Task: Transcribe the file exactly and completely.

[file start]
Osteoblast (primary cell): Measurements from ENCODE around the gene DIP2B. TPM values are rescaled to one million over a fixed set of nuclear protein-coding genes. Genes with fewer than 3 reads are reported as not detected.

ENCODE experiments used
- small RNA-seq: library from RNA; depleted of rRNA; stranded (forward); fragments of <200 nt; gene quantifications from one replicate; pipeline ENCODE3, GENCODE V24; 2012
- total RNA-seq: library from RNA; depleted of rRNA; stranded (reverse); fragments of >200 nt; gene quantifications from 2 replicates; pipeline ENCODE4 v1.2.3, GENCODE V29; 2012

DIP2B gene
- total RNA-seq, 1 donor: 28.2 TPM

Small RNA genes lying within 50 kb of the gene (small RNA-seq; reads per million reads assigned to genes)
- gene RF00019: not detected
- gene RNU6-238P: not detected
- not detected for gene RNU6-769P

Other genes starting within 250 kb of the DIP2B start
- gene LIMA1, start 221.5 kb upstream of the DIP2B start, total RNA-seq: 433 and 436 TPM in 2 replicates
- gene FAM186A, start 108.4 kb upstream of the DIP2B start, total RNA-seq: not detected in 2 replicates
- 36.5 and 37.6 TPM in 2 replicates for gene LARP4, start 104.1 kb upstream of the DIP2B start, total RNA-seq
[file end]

Osteoblast (primary cell): Measurements from ENCODE around the gene DIP2B. TPM values are rescaled to one million over a fixed set of nuclear protein-coding genes. Genes with fewer than 3 reads are reported as not detected.

ENCODE experiments used
- small RNA-seq: library from RNA; depleted of rRNA; stranded (forward); fragments of <200 nt; gene quantifications from one replicate; pipeline ENCODE3, GENCODE V24; 2012
- total RNA-seq: library from RNA; depleted of rRNA; stranded (reverse); fragments of >200 nt; gene quantifications from 2 replicates; pipeline ENCODE4 v1.2.3, GENCODE V29; 2012

DIP2B gene
- total RNA-seq, 1 donor: 28.2 TPM

Small RNA genes lying within 50 kb of the gene (small RNA-seq; reads per million reads assigned to genes)
- gene RF00019: not detected
- gene RNU6-238P: not detected
- not detected for gene RNU6-769P

Other genes starting within 250 kb of the DIP2B start
- gene LIMA1, start 221.5 kb upstream of the DIP2B start, total RNA-seq: 433 and 436 TPM in 2 replicates
- gene FAM186A, start 108.4 kb upstream of the DIP2B start, total RNA-seq: not detected in 2 replicates
- 36.5 and 37.6 TPM in 2 replicates for gene LARP4, start 104.1 kb upstream of the DIP2B start, total RNA-seq